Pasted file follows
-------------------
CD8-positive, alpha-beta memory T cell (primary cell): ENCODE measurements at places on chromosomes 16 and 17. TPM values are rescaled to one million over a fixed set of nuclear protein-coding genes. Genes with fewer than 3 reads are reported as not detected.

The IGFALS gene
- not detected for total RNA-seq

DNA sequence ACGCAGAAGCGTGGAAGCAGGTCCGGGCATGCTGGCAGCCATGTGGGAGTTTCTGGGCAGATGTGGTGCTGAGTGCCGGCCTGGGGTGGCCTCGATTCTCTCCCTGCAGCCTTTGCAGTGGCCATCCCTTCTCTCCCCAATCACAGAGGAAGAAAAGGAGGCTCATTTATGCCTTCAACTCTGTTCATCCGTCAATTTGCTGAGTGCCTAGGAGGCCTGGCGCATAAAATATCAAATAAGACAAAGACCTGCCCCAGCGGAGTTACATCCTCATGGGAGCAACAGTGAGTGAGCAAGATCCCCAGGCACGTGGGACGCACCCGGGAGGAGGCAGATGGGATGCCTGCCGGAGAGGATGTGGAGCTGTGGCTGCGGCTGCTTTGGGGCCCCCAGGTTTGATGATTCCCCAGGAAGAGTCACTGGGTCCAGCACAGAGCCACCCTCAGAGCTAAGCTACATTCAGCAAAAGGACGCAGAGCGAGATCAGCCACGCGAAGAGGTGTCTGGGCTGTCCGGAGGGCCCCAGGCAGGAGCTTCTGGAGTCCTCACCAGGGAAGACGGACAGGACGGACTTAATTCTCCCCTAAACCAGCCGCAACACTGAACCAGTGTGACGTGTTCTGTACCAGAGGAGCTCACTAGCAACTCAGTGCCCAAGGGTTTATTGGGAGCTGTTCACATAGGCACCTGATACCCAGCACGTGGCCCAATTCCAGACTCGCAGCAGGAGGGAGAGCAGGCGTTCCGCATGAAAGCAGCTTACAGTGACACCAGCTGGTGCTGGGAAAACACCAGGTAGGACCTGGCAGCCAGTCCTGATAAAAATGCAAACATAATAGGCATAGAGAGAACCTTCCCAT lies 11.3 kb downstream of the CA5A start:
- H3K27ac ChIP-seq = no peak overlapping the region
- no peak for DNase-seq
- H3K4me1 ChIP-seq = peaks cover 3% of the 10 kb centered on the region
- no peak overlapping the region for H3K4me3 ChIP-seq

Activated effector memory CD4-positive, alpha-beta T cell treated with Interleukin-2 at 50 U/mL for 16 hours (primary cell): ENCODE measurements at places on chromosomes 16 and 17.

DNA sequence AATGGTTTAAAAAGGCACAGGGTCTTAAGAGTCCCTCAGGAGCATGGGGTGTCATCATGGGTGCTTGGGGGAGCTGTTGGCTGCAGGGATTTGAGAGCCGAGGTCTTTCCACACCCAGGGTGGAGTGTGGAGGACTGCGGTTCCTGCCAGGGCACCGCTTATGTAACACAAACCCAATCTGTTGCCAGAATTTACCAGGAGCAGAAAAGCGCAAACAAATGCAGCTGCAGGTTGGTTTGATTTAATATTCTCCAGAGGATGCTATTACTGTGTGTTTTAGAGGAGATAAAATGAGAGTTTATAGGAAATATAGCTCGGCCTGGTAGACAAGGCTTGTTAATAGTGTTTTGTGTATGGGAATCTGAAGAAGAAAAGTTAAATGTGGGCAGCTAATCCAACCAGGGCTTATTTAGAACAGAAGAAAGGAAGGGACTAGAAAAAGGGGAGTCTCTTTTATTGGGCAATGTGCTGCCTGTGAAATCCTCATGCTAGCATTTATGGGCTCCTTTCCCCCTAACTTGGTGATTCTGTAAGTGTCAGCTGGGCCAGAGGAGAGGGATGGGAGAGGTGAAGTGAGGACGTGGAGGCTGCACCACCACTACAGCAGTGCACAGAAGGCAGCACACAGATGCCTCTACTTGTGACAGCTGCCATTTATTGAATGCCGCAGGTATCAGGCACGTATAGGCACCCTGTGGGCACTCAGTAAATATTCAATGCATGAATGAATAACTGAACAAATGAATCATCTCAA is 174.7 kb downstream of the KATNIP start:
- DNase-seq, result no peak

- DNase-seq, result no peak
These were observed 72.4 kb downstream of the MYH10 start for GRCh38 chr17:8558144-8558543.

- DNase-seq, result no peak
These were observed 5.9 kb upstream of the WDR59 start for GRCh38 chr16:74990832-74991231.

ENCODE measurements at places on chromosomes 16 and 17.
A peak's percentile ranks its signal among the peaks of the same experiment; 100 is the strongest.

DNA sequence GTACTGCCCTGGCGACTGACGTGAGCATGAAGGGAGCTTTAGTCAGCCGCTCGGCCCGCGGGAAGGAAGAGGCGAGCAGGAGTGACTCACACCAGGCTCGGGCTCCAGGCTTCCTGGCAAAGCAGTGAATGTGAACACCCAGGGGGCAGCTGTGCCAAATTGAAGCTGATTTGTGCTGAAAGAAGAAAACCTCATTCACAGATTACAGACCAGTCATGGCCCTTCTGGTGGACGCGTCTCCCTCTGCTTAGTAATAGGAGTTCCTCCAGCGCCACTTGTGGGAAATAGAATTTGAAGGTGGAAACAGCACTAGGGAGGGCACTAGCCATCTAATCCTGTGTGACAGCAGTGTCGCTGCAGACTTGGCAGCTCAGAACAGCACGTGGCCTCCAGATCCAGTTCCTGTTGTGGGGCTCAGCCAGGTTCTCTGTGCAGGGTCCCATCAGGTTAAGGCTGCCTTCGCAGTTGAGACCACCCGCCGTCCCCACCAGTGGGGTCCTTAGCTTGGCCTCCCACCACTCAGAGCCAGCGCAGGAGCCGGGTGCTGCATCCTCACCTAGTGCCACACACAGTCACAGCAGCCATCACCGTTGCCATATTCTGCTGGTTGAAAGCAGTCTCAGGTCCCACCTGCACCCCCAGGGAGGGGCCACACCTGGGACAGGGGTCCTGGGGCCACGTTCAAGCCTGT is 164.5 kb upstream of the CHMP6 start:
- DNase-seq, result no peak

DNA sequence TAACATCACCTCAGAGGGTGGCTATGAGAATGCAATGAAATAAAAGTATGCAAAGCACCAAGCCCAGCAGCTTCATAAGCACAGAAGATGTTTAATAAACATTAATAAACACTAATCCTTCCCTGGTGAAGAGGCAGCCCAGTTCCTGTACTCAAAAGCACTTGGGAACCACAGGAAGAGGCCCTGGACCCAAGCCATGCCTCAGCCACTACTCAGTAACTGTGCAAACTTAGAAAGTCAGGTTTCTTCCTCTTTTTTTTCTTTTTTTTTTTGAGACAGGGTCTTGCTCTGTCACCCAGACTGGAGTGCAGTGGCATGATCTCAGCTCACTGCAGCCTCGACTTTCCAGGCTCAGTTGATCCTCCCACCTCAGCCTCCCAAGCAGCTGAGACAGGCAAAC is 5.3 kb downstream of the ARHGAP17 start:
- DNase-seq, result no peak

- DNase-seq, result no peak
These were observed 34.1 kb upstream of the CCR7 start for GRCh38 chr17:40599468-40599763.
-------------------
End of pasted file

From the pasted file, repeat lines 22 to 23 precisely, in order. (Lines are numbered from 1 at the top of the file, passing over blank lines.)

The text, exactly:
- DNase-seq, result no peak
These were observed 34.1 kb upstream of the CCR7 start for GRCh38 chr17:40599468-40599763.